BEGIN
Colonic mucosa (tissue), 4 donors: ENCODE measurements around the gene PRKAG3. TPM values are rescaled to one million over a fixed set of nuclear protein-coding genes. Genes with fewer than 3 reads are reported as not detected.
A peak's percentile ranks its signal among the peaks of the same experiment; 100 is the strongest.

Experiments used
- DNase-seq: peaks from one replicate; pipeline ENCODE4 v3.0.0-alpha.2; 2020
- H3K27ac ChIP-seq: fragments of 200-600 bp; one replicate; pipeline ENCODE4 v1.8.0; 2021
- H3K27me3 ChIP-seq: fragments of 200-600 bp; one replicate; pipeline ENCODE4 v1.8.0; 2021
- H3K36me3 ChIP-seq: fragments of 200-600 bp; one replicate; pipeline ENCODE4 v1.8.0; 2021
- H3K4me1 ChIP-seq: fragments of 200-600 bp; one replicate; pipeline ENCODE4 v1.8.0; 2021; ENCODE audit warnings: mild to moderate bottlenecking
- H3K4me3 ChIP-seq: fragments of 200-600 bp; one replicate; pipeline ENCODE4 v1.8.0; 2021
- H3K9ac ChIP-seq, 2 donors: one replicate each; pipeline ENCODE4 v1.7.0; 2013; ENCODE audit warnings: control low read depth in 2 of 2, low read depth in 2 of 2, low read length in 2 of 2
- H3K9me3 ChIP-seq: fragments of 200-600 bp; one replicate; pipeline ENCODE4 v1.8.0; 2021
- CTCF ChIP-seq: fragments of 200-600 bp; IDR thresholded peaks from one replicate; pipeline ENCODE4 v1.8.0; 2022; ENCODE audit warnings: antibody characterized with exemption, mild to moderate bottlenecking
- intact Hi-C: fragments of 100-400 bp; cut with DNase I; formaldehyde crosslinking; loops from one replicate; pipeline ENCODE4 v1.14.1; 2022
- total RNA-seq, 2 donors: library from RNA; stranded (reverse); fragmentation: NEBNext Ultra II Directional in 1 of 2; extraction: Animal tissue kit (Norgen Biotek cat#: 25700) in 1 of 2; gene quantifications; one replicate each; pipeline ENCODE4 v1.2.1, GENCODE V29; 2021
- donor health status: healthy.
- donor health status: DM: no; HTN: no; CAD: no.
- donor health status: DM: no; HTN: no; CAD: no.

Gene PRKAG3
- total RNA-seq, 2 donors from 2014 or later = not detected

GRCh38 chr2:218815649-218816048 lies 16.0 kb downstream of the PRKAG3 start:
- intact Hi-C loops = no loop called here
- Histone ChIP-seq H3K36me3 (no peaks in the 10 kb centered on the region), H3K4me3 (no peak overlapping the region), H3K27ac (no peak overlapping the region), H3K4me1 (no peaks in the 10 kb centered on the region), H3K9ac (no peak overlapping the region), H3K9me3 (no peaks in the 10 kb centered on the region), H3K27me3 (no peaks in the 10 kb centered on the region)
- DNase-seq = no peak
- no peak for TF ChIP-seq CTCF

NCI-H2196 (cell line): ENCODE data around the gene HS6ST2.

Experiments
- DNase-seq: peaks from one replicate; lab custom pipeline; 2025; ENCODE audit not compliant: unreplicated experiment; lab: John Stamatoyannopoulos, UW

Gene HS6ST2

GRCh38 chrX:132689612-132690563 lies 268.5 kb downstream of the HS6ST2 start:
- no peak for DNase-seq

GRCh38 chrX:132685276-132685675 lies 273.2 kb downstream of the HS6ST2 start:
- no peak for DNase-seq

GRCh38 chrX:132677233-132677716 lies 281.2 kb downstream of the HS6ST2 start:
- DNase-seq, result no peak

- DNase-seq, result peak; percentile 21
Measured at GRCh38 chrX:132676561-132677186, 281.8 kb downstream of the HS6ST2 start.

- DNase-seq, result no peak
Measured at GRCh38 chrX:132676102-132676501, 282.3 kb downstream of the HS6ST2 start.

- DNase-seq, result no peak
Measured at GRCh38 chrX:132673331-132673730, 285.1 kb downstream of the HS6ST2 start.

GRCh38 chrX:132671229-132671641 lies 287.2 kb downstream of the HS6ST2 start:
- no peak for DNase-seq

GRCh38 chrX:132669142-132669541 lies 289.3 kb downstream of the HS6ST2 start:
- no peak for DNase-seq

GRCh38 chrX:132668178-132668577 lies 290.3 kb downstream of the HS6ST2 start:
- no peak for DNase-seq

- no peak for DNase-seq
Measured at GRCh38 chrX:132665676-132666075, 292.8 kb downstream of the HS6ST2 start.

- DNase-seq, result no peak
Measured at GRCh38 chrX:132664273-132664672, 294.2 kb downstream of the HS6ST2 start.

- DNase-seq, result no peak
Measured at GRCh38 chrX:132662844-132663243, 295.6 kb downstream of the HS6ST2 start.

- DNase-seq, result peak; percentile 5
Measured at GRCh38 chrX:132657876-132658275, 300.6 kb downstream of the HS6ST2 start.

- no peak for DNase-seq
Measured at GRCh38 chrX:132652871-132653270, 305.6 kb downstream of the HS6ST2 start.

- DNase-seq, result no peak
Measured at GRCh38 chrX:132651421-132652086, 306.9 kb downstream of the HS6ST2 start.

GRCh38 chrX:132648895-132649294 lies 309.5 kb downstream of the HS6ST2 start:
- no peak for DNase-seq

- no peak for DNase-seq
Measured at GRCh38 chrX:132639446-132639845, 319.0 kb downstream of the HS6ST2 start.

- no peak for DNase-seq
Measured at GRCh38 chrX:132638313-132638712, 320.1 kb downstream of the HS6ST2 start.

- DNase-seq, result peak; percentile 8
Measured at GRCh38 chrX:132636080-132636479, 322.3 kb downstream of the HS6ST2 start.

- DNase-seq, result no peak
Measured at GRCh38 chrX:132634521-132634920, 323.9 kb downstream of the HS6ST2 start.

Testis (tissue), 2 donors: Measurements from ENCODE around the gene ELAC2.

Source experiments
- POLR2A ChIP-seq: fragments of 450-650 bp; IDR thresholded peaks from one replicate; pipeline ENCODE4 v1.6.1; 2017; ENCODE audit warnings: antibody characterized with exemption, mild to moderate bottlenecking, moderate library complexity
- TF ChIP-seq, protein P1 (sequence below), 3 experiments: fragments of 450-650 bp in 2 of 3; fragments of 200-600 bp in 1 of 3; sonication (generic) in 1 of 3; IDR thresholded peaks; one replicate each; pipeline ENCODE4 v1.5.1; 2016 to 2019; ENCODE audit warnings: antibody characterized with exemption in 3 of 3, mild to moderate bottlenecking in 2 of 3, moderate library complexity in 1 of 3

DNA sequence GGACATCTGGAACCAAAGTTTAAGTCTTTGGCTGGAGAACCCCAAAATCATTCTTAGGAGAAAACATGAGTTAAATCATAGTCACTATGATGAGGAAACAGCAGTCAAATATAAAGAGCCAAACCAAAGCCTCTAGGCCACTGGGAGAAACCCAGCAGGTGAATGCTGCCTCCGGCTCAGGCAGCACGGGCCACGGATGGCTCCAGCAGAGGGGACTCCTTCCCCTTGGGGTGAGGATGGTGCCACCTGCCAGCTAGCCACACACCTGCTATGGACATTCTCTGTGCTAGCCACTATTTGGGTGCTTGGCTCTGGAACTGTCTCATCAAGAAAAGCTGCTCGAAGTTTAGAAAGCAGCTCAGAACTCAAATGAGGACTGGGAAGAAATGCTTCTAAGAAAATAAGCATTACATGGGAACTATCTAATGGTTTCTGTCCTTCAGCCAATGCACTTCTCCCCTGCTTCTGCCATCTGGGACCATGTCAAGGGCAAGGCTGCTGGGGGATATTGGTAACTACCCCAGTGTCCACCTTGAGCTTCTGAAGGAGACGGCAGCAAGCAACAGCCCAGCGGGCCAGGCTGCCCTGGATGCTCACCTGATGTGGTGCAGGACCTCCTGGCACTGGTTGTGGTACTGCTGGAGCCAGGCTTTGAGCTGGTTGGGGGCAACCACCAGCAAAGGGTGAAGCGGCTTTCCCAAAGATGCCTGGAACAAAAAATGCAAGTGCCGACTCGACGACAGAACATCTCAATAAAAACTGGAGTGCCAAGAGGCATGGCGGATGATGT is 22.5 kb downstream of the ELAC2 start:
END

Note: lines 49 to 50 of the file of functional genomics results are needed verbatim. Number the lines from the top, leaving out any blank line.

- DNase-seq, result no peak
Measured at GRCh38 chrX:132664273-132664672, 294.2 kb downstream of the HS6ST2 start.